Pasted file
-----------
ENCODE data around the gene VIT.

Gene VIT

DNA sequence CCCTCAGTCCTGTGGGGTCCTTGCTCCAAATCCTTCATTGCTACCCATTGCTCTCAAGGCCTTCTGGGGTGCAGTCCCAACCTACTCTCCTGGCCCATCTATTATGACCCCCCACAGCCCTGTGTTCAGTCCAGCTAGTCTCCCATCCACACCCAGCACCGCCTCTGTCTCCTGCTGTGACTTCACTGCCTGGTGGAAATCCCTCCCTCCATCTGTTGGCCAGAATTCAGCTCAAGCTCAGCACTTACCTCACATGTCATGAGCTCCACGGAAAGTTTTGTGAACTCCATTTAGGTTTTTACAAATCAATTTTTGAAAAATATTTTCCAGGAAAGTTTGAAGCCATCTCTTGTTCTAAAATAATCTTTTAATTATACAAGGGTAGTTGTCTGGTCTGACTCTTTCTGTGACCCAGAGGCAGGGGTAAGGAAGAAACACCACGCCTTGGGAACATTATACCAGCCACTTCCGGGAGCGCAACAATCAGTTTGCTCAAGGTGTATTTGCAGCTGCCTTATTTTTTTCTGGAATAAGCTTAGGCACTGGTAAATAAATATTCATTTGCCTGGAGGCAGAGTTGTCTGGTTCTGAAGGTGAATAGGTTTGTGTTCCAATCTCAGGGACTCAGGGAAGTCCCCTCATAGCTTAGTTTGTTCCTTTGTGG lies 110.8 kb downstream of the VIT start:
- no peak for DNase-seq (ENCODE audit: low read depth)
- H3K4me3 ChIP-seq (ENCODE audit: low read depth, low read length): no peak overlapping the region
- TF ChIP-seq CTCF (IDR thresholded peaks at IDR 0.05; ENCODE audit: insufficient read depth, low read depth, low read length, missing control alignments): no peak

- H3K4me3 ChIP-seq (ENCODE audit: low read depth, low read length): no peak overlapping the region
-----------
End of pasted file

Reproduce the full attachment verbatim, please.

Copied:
ENCODE data around the gene VIT.

Gene VIT

DNA sequence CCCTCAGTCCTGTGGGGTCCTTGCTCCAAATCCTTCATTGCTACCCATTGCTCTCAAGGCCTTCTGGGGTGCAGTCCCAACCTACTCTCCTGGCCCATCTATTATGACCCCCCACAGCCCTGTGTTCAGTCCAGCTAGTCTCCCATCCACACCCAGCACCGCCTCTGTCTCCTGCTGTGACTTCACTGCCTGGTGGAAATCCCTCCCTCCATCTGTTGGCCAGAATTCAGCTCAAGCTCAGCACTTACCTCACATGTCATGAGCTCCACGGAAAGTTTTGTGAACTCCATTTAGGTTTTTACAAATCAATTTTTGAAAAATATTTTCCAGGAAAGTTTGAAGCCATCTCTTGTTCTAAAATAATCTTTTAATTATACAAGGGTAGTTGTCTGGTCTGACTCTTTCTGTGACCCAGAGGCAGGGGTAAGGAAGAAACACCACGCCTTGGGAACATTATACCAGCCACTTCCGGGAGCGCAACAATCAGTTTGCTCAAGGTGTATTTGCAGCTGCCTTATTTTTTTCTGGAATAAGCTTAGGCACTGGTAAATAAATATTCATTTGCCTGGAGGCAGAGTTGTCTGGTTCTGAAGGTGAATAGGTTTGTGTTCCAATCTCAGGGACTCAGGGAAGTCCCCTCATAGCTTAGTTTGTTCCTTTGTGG lies 110.8 kb downstream of the VIT start:
- no peak for DNase-seq (ENCODE audit: low read depth)
- H3K4me3 ChIP-seq (ENCODE audit: low read depth, low read length): no peak overlapping the region
- TF ChIP-seq CTCF (IDR thresholded peaks at IDR 0.05; ENCODE audit: insufficient read depth, low read depth, low read length, missing control alignments): no peak

- H3K4me3 ChIP-seq (ENCODE audit: low read depth, low read length): no peak overlapping the region